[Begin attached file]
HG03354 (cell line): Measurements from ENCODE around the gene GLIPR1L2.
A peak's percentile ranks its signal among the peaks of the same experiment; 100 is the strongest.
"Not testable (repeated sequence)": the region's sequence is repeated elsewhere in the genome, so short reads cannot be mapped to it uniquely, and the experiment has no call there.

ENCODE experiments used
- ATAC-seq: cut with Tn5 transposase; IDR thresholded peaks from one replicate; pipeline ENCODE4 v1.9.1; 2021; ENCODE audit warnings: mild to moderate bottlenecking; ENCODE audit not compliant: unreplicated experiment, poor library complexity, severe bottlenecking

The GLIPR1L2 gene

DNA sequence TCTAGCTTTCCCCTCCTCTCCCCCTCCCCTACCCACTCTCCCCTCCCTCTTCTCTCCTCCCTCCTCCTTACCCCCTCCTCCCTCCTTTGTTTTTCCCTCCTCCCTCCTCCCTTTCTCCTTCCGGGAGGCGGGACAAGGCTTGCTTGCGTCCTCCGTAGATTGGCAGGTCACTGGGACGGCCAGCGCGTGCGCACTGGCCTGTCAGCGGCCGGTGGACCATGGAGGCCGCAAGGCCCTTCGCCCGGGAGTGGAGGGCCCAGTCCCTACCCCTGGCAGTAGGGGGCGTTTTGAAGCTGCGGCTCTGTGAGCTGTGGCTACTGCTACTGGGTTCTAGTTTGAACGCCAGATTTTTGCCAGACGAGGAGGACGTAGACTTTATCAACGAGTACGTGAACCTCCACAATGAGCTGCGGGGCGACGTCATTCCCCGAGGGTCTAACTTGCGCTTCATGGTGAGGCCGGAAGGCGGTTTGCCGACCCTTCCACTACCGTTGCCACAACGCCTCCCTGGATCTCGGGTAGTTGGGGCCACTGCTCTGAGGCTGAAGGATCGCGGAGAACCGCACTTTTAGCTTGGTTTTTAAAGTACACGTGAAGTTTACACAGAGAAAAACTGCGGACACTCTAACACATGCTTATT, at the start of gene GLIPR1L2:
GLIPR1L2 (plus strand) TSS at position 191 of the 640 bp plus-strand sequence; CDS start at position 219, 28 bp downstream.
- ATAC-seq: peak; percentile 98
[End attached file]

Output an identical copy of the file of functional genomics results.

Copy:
HG03354 (cell line): Measurements from ENCODE around the gene GLIPR1L2.
A peak's percentile ranks its signal among the peaks of the same experiment; 100 is the strongest.
"Not testable (repeated sequence)": the region's sequence is repeated elsewhere in the genome, so short reads cannot be mapped to it uniquely, and the experiment has no call there.

ENCODE experiments used
- ATAC-seq: cut with Tn5 transposase; IDR thresholded peaks from one replicate; pipeline ENCODE4 v1.9.1; 2021; ENCODE audit warnings: mild to moderate bottlenecking; ENCODE audit not compliant: unreplicated experiment, poor library complexity, severe bottlenecking

The GLIPR1L2 gene

DNA sequence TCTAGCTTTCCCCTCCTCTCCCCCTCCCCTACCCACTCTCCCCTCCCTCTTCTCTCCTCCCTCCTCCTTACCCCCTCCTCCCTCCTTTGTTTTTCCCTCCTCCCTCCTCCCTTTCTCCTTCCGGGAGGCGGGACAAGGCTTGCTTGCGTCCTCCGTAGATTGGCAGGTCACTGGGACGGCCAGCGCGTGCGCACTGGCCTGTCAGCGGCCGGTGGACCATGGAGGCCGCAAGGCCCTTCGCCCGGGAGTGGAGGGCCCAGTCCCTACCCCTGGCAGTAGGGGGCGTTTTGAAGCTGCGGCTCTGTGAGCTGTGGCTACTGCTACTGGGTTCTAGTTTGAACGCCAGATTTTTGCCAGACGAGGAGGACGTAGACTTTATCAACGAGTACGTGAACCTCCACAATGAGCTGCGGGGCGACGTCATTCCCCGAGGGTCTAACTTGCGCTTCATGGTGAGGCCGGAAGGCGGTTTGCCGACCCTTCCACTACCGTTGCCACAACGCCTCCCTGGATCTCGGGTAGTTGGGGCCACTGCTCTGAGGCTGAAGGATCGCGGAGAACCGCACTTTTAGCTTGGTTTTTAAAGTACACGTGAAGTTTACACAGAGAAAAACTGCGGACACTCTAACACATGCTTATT, at the start of gene GLIPR1L2:
GLIPR1L2 (plus strand) TSS at position 191 of the 640 bp plus-strand sequence; CDS start at position 219, 28 bp downstream.
- ATAC-seq: peak; percentile 98